Genre: Action Developer: Malibu Interactive Publisher: Sega Enterprises Players: 1 Released: 1992
The Dark Knight of comic book fame first leapt onto the silver screen in 1989 and was followed up with top-notch NES & Genesis carts. Flash forward to the summer of 1992, and the movie’s sequel, Batman Returns, is blazing all the movie houses, so naturally video game versions appeared. While Konami made versions of Batman Returns on the Nintendo systems (including the so-so NES game and excellent Super NES cart), Sega brought the movie to all four of its systems, including the Genesis and European Master System. Will this be a worth follow up to the original Genny title, or will this cart be a case of bat-bunk?
Like all the other versions, this game follows the film’s story, but for some reason Sega decided to start the gameplay from the MIDDLE of the story, unlike the Konami carts. It’s Christmas Eve in Gotham City, but Batman’s not taking a holiday; he’s out to stop the plans of the dastardly Penguin and his minions, the Red Triangle Circus Gang. However, the Penguin has tipped the odds in his favor by murdering the Ice Princess and pinning the crime on Batman, turning the citizens of Gotham against our hero. If that weren’t enough, Batman also has to deal with a wild card, namely Catwoman, who could either be friend or foe. Somehow Batman must defeat the Penguin and clear his name.
Batman’s second go-around takes him through five major areas of Gotham City, each with four levels, such as the streets, an abandoned cathedral, and Shrecks’ Wonderland – all the way up to the Penguin’s Lair. Each level is populated with different thugs and other enemies. Batman’s basic attacks are punches and kicks. He can also rely on his trademark utility belt which contains several special weapons, including batarangs, smoke bombs, a harpoon gun, and the super batarang. Each special weapon can be used a limited amount of times, and you can obtain power-ups to replenish your ammo. If you’re falling, Batman can slow his descent by spreading his cape to glide down to the ground, but this is also limited. Moreover, Batman can also open his cape and unleash a swarm of bats on his foes, and he has a grappling hook he can use to swing across gaps and climb up to higher ledges. At the end of each level you have to defeat a boss to proceed, and you’ll run into the Penguin and Catwoman several times throughout the game.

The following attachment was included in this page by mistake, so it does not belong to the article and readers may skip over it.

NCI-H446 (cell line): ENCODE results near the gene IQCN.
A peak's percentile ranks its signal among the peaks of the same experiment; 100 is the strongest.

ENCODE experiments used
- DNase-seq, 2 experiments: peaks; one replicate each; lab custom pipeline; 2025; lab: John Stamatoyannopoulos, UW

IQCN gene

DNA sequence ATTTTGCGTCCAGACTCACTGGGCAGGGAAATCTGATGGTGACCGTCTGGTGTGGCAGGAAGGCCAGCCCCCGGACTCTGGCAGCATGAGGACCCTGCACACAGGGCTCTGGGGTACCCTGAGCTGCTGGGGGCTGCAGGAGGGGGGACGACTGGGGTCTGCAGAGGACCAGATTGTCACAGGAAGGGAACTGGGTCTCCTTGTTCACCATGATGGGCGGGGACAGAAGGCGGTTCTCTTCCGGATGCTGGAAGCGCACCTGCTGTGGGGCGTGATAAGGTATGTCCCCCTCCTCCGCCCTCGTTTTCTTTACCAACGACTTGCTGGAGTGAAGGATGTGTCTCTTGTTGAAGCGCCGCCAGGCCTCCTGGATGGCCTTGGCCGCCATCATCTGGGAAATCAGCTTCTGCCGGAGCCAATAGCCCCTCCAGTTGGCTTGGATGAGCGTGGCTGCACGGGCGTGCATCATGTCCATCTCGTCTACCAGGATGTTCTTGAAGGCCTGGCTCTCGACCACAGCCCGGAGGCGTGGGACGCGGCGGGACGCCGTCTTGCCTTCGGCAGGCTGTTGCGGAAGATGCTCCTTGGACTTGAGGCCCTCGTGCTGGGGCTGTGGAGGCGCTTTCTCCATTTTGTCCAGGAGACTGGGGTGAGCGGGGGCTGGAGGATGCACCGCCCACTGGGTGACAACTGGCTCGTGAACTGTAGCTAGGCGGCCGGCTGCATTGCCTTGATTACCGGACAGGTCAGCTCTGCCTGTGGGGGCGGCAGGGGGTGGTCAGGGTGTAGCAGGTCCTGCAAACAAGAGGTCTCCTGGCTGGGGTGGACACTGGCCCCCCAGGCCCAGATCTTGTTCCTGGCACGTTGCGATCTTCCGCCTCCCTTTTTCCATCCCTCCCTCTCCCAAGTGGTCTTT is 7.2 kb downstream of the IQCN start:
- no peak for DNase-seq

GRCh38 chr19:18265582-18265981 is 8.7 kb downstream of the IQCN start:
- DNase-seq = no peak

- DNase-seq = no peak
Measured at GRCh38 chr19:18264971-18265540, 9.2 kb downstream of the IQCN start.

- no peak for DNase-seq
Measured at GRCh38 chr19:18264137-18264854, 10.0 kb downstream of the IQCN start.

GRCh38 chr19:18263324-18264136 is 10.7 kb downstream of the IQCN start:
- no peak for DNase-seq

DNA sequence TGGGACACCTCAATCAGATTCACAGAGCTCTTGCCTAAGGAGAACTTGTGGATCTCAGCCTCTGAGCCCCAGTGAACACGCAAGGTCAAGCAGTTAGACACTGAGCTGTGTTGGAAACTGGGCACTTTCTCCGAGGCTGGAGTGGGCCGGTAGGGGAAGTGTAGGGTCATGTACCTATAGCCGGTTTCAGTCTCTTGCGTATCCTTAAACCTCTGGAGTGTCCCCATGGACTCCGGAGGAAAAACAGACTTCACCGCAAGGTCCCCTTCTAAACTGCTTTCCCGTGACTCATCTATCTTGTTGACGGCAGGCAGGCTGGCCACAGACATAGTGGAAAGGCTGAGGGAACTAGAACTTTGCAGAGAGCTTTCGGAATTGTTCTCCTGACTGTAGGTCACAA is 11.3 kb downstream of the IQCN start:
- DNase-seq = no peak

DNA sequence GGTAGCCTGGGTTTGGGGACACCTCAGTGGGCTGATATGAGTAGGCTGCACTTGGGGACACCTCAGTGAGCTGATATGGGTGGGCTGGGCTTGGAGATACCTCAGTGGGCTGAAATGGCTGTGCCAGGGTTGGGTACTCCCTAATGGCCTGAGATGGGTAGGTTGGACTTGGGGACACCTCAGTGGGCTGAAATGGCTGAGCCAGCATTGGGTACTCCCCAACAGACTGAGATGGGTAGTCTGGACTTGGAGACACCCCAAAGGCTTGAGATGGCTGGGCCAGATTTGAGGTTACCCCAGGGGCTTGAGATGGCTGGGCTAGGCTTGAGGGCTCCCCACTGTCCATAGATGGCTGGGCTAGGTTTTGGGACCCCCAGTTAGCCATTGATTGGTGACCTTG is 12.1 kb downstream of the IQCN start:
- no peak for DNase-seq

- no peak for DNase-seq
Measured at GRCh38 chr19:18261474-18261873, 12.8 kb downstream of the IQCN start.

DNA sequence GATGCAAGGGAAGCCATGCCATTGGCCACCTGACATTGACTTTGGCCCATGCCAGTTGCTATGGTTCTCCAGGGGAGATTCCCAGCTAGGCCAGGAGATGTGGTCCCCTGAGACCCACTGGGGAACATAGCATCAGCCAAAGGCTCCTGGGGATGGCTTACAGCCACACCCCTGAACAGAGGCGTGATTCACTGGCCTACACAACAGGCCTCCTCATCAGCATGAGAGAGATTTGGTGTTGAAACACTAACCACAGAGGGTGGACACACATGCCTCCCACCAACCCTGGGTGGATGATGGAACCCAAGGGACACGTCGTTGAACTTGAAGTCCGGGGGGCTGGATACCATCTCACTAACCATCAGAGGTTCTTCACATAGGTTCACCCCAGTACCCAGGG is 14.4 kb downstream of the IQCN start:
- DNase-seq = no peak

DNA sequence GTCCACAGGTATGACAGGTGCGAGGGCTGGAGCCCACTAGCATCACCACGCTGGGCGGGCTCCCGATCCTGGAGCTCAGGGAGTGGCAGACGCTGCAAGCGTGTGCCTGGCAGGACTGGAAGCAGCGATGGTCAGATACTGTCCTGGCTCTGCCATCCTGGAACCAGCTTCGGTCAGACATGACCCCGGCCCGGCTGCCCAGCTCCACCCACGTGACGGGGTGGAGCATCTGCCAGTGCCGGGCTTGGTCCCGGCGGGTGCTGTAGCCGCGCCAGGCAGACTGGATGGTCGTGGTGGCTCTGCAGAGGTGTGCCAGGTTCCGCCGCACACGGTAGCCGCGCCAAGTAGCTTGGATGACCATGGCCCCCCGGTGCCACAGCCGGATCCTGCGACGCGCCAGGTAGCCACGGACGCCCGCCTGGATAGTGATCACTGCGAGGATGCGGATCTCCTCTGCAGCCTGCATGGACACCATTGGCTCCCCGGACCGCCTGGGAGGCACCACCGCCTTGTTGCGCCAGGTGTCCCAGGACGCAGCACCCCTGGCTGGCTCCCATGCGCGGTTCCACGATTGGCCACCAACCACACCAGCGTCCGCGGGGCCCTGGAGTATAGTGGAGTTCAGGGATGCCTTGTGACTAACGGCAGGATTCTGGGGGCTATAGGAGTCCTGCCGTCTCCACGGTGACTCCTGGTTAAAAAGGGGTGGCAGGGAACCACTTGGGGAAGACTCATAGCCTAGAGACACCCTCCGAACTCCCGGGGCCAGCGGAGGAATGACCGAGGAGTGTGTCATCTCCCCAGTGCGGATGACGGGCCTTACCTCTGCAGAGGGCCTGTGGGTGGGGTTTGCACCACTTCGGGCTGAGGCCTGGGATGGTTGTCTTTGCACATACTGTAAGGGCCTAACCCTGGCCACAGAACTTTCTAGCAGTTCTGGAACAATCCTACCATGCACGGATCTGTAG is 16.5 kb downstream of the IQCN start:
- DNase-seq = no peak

The graphics do an okay job of setting the atmosphere. For the most part the backgrounds are nice, but they have that dark, grainy look to them. In some situations it can be hard to make out the characters before they attack you, especially Catwoman. I hope you like the color purple, because you’ll be seeing a lot of it here. Batman himself looks good and has some nice animation, especially when he walks, but he moves pretty slowly. The other sprites are decent, and the Penguin sort of looks like his movie counterpart.
The audio is a mixed bag. The background tunes are pretty good and fit each stage well. The sound effects aren’t as good; they sound terrible, and Batman does a funny grunt when he takes a hit. While the controls work well for the most part, using the grappling hook can be a problem. Sometimes it won’t work when you need it too, leading to many lost lives.
Be warned. This game’s difficulty is on the high side, and it can get frustrating at times. There are a lot of cheap hits that will chip away at your health, plus many of the spike pits and pitfalls are obscured by the foreground and you probably won’t see it until it’s too late. It also doesn’t help that Batman’s movements are sluggish. He can’t run so you have to jump across the screen to get anywhere fast. The enemies can dance around you before you can get your punches off. The bosses also take many hits to beat, and you can’t just go in with fists-a-flying; you have to try and figure out the strategies to defeat them, and that could take a few lives. Some of the bosses, like the strongman at the end of level 2-1, are just a pain to deal with. Not only that, but there are many places where you can fall to your death. When you lose all your lives you do get unlimited continues, but you start at the beginning of the act, not the stage you died in. That means if you progressed to the last level of the act when you lost, you have to fight the same enemies and bosses you just defeated to get back to where you left off. However you can set the number of lives you start with (up to seven) and when you die you start your next life from that very point.
At its core, there’s isn’t much variety to the gameplay. It’s just straight beat-em-up action that moves at a slow pace. You’ll also notice that the Batmobile only makes an appearance in the intro screens of each act. The film featured some exciting scenes with the Bat-vehicles, so Sega could have added some variety by putting in stages with the Batmobile or even the Batskiboat, like you find in the Nintendo carts. You won’t find any of those here, though Sega did add Batmobile stages in the later Sega CD version of this game. Finally, there’s no cut-scenes to move the story along other than the intro and the ending.
So while the Genesis Batman Returns didn’t set the world on fire, it’s not a total dud. There’s some fun fighting action to be had here, and you might enjoy it if you have the patience to weather the game’s high difficulty level. The bottom line is while Sega did a decent job bringing the movie to their black box, it could have been a whole lot better if they toned down the difficulty and added some variety. If you really want to play Batman Returns on a Sega system, you might want to pop in the Sega CD version instead.
SCORE: 7 out of 10